• Murat Ali Cengiz

Kunsthal Workshop 2022


The Musicographics projects had it's first workshop in 2022 at Kunsthal during the Rotterdam Architecture Month 2022 thanks to the support and funding by the foundation of Fleur Groenendijk and Kunsthal.


With the participation of 5 musicians, students and young professionals and 4 visual designers; architects, photographers and data engineers, we studied the design and the perception of the lovely exhibition space, Kunsthal by Rem Koolhas.



We had four days in total to create music together, inspired by the haptic, acoustic, visual and design qualities of the spaces within the building. Since some of the participants couldn't be present in all the days, we worked hard at the Kunsthal LAB to produce compositions every session.



The compositions of the workshop can be summarized in two categories; daily compositions and a final composition. Most of the daily compositions were based on the atrium space, due to limited amount of time.



On the first day, all participants were left to observe the auditorium space. The most striking detail for everyone was the asymmetrical nature of the height of the space, getting narrower and narrower as you reach the top.


The first composition, "2 Views" was drawn out by Roswitha Abraham and performed by Johannes Fend and Jonathan Ho Chin Kiat on the double bass. The composition was in two parts depicting one journey going up the ramp and one journey going down.Their performance notes included;


- The hall cramping in as you reach the top while the angled pillars creating a regularity.

- The ramp as a glissando technique.

- F# sound of the ventilation system as a drone sound on the bass

- Raindrops on the windows as a pizzicato technique.

- A child as an observer, moving around and making curious sounds.







































On the same day, photographer Emre Namlı made a video-score based on the reflection of light on the auditorium windows. Depending on the nature of the reflection and the reflection of light, bassists Jonathan Nagel and Jonathan Ho Chin Kiat interpreted the video.




On the following day the participants were left free to observe all the exhibition spaces within the Kunsthal to study the relationship between and through the spaces. At that moment there were the following exhibitions to observe:


Hall 1: Claude Cahun, "Under the skin", French writer, artist, photographer and activist.

Hall 6: Marlau Fernanda, "Like me now, ego death" a site specific work.

Hall 4: Erkan Özgen, "Off the record", photography exhibition on war.

Hall 5: Federico Estol, "Shine Heroes", photography exhibition of the shoe shiners in Bolivia.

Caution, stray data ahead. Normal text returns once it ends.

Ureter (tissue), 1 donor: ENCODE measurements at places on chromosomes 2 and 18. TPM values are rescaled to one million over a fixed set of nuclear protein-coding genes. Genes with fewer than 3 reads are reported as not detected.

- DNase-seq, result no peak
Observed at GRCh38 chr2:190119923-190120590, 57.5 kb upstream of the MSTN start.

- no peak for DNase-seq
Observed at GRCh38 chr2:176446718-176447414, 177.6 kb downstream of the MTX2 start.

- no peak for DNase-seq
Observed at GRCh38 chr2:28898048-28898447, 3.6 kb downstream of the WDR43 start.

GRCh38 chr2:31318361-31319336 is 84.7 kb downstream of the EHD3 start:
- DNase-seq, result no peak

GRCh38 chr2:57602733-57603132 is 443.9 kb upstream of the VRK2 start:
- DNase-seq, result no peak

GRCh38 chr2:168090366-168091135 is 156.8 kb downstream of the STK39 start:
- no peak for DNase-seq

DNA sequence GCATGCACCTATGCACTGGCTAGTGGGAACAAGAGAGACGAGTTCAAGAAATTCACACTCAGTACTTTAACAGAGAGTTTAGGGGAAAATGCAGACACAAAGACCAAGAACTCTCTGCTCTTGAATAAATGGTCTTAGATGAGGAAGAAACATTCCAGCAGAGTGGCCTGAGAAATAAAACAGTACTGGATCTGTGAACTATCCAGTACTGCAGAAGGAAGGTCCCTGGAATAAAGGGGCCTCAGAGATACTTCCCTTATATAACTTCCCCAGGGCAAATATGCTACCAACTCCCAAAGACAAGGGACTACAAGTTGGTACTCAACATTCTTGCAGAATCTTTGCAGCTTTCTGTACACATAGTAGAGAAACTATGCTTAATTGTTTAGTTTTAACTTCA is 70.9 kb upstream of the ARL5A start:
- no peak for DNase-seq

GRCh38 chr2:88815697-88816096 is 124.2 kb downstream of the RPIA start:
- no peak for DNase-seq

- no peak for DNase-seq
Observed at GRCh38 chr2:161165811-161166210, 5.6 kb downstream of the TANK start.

Hall 6


For the following days, data engineer Gorkem Tosun and architect Maria Beril Kubin worked on a graphic notation that would create a timeline between all the exhibition spaces within the Kunsthal. Starting from the top floor, Hall 5, continuing to Hall 4, reaching the atrium, moving on to Hall 1 and ending at the Hall 6, the Marlau Fernanda exhibition.


The detail that caught the eye of most of the participants was the use of light in all these spaces. On the top floor, Hall 4&5 had artificial lightning and cold hues, the atrium had nominal day light illuminating the space. Hall 1 had dramatically low and carefully controlled lighting. Once you move out through the curtains in Hall 1 and move to Hall 6, you are welcomed by extremely bright and focused sunlight on the ramp.


As the piece they composed was going to be performed by three musicians simultaneously, t three different aspects of this route was given to each performer. These different aspects were:


1- The observer (red): The hypothetical person moving through this timeline. Changing pace and tempo

2- The structural elements (yellow): Columns, separator walls, curtains etc.

3- Lighting (blue): Natural and artificial.






Hall 5 & Hall 4, making up part "A". Spaces divided rigidly and illuminated by artificial light. A lot of sitting was in the observer's movement.







Connecting stairs between Hall 5,4 and the atrium space. The irregular rhythm of the staircase would change the tempo of the observer while the light was effected by the translucent plexiglass windows.




The atrium. The observer would speed down to the bottom while passing across structural elements like columns (yellow) and seating. The natural light coming through wide glass windows would be blocked by the angled columns repeated every few meters.




A small staircase and a connecting piece between the atrium and Hall 1. An in-between area of natural and artificial light






Hall 1. Very carefully controlled dim lighting. The fractal nature of the exhibits and tree-like columns (yellow) creates an organic feeling.





An in between area when you move out of Hall 1 to Hall 6. Very bright and focused natural sunlight (blue) welcomes you. Wireframed windows.






Hall 6. The observer (red) has to climb up, slowing down. Bright sunlight (blue) divided very weakly by the linear structural window supports (yellow).




At the end we had a combined "Musicographic" like this:




With careful collaboration between the designers and the performers and going back and forth between the sections and the concepts, a final performance was recorded which can be seen below together with the notaiton.




This was the ending of the workshops for the participants. We had three days of input and output across disciplines and had a great opportunity to experience a well designed space with different concepts in mind. The whole workshop was concluded the next day by a presentation by me, Murat Ali Cengiz.







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